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Place Recovery

We embarked nearly two decades ago on a quest to figure out what we now call Sprawl Recovery, because the Ponzi scheme of sprawl will eventually bankrupt every US city built primarily on sprawl, as Charles Marohn and Joe Minicozzi have long illustrated. This makes the extreme makeover of recovery from the strong additction to sprawl America's largest community-rebuilding challenge. Our Disaster Recovery work began in 2005 when we were thrust into the middle of the Hurricane Katrina recovery effort. Of those years of work that followed, many lessons were learned, including learning first how to design and build the Tiny Homes known as Katrina Cottages, and later SmartDwellings. More recently, we've been involved in Disinvestment Recovery efforts to help places recover from decades of decline, but without the plague of displacement that almost always comes with gentrification. Climate Refugee Recovery is our most recent type of Place Recovery, as it has become clear that as climate change advances and people leave where they have long lived in search of a better home that is more sustainable, we need to have tools for creating their new neighborhoods in the cities and towns which welcome them. The sections that follow describe the top principles on which each of the four recovery efforts should be based. Click the links above to go to the recovery type pages. And please help us out in the comments that follow if you feel we're missing something even more important.

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Common Tools

Sprawl recovery, disaster recovery, the recovery of places from serious disinvestment fueled by steep inequities, and making places for families and larger communities fleeing climate change seemed like four great but separate challenges until recently. Taken individually, each challenge seems too daunting, especially in an age when local and state & provincial governments are struggling financially. But over time it became clear that most of the processes and tools applicable to any one of the four challenges could be calibrated for the other three as well, and that each of the four is a seedbed of new tool development that could aid the others. These are the three most important tools, but you'll see several others with strong similarities in each of the four recovery types.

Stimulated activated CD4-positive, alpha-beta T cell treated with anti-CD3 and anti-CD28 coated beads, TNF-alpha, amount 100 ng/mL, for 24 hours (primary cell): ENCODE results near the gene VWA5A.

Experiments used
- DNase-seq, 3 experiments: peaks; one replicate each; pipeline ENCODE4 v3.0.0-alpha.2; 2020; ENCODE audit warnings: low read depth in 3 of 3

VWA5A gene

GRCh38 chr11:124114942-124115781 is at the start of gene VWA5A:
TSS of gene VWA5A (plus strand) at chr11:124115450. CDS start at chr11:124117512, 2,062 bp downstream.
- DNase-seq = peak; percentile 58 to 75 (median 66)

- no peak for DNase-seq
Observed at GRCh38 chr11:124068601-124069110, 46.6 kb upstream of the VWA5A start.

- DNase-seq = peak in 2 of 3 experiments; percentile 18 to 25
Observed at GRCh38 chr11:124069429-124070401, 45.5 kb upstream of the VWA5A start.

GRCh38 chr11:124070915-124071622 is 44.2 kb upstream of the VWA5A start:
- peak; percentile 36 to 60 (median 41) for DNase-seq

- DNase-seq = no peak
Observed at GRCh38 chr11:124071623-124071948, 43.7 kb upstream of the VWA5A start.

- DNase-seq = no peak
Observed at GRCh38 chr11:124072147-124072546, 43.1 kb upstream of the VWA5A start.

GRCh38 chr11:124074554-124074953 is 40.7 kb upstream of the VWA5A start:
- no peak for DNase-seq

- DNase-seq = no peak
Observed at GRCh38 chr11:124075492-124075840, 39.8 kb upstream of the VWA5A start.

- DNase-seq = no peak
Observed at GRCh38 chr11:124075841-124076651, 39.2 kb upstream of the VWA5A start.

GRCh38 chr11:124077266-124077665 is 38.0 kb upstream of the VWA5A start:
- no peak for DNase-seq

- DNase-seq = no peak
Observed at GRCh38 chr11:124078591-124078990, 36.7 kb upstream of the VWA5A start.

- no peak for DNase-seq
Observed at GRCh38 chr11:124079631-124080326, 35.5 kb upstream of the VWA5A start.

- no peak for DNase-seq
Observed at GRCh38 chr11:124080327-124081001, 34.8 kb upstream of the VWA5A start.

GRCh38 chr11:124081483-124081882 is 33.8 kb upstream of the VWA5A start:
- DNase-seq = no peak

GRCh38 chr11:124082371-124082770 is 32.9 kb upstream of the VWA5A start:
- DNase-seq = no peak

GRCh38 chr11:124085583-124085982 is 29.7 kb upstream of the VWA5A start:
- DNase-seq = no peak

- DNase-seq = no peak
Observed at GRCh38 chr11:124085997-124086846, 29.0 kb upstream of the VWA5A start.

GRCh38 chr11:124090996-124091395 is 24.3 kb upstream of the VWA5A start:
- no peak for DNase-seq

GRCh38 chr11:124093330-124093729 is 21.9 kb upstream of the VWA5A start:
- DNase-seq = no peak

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Tactical Takeoff

Every form of recovery begins in a challenging setting. Starting with Tactical Urbanism makes a lot of sense on several counts, including the fact that you only need volunteer help, not trained builders, and the materials are usually quite inexpensive and sometimes even free. And the interventions can easily be adjusted if needed.

Tactical Urbanism begins with "short-term action that leads to long-term change" according to Mike Lydon and Tony Garcia, who wrote the first books on the movement. Their four steps begin with demonstration projects, which can take from a day to a month and are very low-cost or sometimes free. Pilot projects follow, which can take from a month to a year, and are always sanctioned by the city. Next is interim design, which is city-led, and which leads to the mature condition, which requires long-term capital.

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Economic Recovery

All four of the crises from which places are seeking to recover carry with them economic trouble. It is therefore essential that recovery plans begin with business plans. Urban plans often gather dust and create little action, while business plans tend to gather supporters and create real change. Recovery efforts often focus on "how are we going to get funded?" But this is different; this type of business plan focuses first on how to get the local economy back in operation again in a healthy and sustainable way.

After a hurricane in a fishing town where people love to fish and to enjoy their catch, disaster experts think "since that's the local diet, we need to ship in a lot of fish," but that's the exact wrong thing to do. Instead, do everything possible to get local fishermen back on the water fishing again.

Each of the four types of business plans vary according to their challenges, but share these goals: local first, ultra-low restarting thresholds, and short, resilient trade loops. Each type of crisis has a limited shelf life of news coverage, then people move onto something else. Not long after the initial coverage fades, communities quickly discover that help is no longer on the way. So a business plan for recovering from the ground up is essential.

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Frontage Recovery

Recovery of a place begins with the thinnest of interventions: shopfronts and other workplaces can be as little as 8 feet deep. What seems weakest is actually strongest, as nothing is so interesting to people walking on the street as what happens in that first 8 feet. In the beginning, the frontages can be occupied with highly mobile businesses like food carts, then replaced with constructed shopfronts like the one in this image as the food carts are reused down the street. Eventually, as the recovery gains strength, the frontages can eventually be occupied with more robust buildings.

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